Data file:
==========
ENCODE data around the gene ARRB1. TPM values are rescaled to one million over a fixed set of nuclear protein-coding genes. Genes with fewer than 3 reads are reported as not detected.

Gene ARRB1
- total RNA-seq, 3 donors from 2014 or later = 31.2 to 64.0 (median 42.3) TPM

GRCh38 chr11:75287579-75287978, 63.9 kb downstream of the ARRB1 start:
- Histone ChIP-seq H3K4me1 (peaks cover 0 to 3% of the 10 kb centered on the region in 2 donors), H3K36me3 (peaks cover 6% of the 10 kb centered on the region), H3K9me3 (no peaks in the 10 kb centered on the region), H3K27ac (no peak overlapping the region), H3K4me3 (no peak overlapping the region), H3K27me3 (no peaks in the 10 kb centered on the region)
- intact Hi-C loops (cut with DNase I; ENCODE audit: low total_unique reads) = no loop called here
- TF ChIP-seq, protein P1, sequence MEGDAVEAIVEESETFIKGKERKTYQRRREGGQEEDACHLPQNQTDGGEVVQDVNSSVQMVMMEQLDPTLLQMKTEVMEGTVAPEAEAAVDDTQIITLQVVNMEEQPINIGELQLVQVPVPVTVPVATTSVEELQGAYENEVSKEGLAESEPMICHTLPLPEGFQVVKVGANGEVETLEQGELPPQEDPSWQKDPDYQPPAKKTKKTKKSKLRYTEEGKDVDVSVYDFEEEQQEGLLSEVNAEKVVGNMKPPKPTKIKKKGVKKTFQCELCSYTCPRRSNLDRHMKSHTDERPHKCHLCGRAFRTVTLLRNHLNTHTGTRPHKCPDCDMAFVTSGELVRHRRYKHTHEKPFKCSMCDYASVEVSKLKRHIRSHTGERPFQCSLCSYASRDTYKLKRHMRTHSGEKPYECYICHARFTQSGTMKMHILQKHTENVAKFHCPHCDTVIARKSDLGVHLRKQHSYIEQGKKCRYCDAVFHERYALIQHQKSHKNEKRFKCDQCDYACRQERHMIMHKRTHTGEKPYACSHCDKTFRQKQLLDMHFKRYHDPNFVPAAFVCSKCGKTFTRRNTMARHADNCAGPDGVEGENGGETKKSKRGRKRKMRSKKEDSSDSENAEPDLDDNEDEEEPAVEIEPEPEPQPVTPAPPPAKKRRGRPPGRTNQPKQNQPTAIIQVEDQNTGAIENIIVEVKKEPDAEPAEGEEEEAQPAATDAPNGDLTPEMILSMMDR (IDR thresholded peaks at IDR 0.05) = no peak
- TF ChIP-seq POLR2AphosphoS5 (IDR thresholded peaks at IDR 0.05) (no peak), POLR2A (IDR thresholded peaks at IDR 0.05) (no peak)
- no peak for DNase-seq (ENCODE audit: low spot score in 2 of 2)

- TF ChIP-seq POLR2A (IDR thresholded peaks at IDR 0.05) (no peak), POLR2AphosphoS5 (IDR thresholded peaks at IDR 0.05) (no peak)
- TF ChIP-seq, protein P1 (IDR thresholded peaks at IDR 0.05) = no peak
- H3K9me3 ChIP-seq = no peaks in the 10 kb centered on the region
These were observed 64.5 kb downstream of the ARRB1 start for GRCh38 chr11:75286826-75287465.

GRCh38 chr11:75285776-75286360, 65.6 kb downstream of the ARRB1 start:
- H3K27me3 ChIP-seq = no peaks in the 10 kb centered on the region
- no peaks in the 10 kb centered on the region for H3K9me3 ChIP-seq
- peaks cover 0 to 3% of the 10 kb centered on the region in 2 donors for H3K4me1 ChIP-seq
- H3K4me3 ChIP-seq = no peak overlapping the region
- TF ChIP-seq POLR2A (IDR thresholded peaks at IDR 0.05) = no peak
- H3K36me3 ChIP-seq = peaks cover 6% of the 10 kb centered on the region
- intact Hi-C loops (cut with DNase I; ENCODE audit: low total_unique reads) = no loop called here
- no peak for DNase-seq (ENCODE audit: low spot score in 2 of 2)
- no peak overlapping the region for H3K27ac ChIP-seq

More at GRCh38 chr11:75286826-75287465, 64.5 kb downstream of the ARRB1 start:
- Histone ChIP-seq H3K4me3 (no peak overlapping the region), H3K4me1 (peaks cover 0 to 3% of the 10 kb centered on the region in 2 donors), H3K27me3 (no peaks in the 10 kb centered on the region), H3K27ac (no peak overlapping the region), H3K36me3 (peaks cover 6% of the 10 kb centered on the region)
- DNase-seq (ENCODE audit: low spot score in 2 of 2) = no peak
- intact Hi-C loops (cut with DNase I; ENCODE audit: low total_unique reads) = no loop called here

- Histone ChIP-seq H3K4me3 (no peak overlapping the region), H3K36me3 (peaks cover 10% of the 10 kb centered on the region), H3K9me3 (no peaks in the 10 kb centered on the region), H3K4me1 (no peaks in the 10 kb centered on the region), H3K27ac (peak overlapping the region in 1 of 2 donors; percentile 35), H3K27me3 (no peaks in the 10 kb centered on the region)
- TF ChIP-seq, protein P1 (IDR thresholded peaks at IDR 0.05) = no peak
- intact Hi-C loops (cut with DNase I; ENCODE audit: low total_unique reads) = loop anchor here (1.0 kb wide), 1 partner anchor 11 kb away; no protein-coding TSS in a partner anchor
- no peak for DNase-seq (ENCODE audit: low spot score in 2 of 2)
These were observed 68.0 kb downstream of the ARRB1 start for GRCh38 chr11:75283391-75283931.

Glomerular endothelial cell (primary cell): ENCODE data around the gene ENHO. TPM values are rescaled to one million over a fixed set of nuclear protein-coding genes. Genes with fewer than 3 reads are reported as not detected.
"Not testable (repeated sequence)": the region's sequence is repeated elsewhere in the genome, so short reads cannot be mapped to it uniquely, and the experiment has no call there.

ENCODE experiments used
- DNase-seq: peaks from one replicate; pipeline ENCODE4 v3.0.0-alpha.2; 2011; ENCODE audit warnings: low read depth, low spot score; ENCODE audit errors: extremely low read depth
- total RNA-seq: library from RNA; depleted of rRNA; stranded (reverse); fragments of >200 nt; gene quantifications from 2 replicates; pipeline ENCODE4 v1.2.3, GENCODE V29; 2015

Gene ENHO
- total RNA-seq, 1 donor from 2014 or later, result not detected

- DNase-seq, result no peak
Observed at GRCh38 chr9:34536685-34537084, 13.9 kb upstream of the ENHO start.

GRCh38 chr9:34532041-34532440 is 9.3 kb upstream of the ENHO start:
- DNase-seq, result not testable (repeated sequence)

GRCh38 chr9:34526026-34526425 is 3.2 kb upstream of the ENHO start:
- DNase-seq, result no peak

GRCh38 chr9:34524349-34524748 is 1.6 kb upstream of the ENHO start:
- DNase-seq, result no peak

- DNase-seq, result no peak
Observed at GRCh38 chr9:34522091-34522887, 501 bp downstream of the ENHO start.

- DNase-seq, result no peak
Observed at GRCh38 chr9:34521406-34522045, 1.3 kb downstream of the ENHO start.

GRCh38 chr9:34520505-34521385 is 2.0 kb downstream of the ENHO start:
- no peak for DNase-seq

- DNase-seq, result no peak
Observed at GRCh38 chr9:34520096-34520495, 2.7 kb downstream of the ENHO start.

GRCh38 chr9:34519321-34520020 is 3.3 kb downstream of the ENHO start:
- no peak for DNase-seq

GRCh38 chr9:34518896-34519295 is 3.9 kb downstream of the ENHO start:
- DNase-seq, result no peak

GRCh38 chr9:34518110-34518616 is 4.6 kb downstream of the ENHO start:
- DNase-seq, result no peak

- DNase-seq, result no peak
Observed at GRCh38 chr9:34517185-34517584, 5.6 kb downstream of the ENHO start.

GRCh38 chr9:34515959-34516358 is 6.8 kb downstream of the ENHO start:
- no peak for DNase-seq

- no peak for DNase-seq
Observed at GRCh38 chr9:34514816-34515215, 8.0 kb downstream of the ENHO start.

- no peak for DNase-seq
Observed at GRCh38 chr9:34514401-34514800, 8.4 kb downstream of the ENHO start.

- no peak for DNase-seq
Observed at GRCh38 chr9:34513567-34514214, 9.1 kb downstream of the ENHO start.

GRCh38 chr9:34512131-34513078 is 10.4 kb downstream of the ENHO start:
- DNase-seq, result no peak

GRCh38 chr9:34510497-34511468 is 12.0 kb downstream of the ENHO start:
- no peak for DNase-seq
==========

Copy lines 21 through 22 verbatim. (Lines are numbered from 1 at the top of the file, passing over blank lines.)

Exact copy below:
- intact Hi-C loops (cut with DNase I; ENCODE audit: low total_unique reads) = no loop called here
- no peak for DNase-seq (ENCODE audit: low spot score in 2 of 2)